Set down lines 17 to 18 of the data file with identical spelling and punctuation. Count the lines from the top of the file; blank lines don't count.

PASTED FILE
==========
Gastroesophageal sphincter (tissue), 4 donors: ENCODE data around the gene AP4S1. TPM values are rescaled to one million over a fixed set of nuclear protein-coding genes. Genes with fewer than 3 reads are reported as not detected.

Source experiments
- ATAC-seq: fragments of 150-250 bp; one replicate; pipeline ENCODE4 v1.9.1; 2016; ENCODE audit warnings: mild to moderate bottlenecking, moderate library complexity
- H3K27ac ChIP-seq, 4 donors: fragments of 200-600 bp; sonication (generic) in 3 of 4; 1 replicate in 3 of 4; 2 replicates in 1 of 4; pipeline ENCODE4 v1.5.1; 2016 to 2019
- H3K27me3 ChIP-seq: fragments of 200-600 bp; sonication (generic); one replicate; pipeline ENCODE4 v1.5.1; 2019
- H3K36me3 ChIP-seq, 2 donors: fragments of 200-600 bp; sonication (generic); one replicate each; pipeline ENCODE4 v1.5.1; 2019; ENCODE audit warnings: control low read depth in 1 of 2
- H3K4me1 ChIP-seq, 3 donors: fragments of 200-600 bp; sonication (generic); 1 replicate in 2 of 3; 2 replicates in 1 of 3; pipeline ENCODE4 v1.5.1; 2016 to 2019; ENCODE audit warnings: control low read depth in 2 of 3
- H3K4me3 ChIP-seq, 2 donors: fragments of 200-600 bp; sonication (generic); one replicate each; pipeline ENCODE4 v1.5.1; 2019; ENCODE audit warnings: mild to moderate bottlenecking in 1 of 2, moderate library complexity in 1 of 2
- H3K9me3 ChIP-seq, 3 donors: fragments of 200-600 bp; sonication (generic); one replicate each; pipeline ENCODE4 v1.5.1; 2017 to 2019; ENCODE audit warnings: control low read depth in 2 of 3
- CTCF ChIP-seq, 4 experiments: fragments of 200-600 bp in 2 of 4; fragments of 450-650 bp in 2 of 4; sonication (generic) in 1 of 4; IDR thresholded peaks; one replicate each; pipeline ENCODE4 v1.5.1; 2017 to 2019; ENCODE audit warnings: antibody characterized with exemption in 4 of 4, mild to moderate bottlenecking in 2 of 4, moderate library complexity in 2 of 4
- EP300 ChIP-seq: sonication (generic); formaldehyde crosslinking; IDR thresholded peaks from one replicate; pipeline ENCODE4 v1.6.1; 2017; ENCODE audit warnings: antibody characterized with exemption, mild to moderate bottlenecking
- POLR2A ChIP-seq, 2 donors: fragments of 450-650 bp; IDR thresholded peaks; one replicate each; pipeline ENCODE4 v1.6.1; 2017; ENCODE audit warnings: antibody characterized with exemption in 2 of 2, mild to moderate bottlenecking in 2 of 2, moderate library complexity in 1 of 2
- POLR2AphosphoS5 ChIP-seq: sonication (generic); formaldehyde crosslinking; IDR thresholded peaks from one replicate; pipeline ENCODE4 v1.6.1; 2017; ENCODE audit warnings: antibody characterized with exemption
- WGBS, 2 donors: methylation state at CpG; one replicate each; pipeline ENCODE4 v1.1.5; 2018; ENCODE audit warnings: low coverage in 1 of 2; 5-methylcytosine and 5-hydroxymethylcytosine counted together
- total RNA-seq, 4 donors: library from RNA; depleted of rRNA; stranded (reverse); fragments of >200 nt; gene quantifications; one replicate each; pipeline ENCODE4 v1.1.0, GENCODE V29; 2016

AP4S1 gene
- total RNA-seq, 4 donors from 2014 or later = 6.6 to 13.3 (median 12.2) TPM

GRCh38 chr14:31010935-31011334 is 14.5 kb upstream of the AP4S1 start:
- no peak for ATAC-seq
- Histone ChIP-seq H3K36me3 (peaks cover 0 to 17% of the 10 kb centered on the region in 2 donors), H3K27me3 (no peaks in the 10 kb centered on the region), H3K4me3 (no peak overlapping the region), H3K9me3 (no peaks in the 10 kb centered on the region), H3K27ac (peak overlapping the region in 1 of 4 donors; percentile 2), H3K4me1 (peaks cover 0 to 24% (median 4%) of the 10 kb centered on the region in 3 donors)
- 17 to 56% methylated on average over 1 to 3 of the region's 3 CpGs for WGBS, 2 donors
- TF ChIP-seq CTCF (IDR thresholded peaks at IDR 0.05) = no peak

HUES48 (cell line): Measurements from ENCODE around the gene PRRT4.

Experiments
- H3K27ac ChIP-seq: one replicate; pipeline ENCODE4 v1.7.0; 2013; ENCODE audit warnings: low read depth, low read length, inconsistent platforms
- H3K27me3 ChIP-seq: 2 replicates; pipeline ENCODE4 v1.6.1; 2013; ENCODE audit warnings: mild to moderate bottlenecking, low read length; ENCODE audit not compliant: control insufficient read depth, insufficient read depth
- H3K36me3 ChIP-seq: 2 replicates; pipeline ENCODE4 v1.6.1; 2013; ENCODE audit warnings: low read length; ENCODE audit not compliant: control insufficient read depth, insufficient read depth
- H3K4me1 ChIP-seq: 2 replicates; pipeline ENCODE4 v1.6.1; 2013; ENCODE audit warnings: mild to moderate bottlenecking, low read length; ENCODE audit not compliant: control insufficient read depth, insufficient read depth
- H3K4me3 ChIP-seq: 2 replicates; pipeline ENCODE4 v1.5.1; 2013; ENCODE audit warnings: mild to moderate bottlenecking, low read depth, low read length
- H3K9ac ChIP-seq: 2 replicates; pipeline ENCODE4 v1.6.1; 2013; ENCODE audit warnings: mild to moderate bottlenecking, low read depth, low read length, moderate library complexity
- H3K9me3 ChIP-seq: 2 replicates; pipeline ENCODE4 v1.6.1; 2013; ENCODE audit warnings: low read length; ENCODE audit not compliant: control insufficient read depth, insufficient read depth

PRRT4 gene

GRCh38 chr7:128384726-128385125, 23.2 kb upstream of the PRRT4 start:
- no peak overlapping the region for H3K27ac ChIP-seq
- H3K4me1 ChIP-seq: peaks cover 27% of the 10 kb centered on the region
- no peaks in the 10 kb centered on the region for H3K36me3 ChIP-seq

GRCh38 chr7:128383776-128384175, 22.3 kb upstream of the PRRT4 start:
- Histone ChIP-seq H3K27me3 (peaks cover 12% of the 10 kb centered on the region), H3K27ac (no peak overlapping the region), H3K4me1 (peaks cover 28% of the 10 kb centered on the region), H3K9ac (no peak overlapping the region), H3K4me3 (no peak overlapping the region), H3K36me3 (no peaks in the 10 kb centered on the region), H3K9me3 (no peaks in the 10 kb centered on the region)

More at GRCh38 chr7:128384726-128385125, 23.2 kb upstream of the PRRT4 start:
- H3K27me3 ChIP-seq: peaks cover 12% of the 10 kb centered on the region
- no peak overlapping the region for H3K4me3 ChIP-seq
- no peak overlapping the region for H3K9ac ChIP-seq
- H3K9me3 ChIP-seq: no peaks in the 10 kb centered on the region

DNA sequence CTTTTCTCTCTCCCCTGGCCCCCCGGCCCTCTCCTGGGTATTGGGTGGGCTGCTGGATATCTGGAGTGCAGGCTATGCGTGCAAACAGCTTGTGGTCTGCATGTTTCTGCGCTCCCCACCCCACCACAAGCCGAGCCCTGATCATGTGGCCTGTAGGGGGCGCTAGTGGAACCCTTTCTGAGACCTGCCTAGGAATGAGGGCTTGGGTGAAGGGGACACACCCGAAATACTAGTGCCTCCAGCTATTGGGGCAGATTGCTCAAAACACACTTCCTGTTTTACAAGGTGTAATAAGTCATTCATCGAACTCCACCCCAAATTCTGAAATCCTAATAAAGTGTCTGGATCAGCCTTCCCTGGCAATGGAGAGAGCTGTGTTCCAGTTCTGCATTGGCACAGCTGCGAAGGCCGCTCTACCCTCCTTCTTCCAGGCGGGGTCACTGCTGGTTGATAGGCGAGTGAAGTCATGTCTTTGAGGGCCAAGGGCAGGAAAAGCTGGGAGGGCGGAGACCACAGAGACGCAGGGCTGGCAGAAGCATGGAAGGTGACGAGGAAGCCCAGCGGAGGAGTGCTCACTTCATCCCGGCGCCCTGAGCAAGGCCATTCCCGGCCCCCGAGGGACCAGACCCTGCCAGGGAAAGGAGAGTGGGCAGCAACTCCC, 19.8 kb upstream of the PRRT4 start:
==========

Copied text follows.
- total RNA-seq, 4 donors from 2014 or later = 6.6 to 13.3 (median 12.2) TPM

GRCh38 chr14:31010935-31011334 is 14.5 kb upstream of the AP4S1 start: